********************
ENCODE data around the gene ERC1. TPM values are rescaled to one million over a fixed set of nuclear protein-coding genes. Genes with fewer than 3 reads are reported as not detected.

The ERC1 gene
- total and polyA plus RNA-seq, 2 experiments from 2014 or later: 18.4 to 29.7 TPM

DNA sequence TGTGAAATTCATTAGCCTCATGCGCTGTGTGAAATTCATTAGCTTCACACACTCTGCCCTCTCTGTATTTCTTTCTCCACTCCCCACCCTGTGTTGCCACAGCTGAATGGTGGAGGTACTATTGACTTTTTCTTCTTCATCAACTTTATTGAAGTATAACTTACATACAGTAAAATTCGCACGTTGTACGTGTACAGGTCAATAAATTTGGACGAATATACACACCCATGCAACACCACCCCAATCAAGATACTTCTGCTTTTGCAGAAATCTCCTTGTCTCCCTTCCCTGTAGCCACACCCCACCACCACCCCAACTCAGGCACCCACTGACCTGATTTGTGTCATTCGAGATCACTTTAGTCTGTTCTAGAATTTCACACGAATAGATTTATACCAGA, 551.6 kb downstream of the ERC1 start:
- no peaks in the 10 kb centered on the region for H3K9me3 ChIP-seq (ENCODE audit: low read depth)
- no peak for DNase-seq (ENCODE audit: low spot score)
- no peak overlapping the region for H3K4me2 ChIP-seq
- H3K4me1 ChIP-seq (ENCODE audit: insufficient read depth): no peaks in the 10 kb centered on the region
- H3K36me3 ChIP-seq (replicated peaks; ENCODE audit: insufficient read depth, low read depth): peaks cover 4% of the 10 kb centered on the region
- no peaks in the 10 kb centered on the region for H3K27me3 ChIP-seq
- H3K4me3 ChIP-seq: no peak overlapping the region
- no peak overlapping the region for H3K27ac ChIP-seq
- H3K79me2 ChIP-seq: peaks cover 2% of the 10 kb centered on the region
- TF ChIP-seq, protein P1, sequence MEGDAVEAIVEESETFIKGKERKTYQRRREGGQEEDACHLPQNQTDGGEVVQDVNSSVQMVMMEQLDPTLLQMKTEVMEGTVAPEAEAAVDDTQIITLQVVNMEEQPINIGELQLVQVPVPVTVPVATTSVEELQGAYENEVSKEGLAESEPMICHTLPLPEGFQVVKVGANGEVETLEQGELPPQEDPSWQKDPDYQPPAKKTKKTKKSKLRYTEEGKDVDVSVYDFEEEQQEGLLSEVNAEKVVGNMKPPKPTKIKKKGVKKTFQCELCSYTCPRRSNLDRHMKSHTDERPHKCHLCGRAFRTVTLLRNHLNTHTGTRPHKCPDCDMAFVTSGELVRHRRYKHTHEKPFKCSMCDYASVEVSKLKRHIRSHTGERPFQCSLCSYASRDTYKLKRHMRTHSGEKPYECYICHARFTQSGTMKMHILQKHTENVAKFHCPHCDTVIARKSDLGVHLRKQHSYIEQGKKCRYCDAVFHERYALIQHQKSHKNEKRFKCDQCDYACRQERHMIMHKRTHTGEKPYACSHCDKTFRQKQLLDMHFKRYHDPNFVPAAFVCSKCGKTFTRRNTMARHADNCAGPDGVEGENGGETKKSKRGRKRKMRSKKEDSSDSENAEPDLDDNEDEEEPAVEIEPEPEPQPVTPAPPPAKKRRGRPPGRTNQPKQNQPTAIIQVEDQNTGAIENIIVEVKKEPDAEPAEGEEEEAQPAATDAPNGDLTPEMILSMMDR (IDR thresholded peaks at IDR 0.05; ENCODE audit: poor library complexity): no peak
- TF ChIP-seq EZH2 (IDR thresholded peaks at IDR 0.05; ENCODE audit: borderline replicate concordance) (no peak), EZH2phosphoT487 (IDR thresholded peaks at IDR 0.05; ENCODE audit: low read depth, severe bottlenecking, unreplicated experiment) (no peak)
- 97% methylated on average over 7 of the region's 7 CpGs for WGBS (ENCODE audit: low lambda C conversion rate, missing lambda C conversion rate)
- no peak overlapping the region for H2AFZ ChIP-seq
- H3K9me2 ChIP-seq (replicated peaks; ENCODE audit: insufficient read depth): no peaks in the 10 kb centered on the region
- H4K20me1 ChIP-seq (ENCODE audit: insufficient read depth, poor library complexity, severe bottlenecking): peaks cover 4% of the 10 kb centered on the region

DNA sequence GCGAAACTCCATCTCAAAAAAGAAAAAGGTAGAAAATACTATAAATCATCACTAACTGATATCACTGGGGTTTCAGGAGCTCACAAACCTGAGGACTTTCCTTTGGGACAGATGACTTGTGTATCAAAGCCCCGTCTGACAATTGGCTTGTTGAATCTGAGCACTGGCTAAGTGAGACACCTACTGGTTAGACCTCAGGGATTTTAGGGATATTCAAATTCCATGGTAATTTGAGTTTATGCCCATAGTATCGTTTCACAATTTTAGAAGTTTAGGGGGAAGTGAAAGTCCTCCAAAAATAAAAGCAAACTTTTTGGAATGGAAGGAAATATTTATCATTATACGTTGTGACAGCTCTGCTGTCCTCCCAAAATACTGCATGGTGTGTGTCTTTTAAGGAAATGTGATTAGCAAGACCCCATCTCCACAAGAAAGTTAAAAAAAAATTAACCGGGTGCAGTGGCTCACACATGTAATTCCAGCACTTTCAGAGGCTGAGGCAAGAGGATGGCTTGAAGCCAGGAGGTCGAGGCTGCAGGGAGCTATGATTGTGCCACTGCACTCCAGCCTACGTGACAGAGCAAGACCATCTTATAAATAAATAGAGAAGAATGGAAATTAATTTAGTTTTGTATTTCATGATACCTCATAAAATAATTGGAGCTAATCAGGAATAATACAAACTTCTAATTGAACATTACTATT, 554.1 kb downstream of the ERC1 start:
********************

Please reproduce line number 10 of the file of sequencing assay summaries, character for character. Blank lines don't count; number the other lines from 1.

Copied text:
- no peaks in the 10 kb centered on the region for H3K27me3 ChIP-seq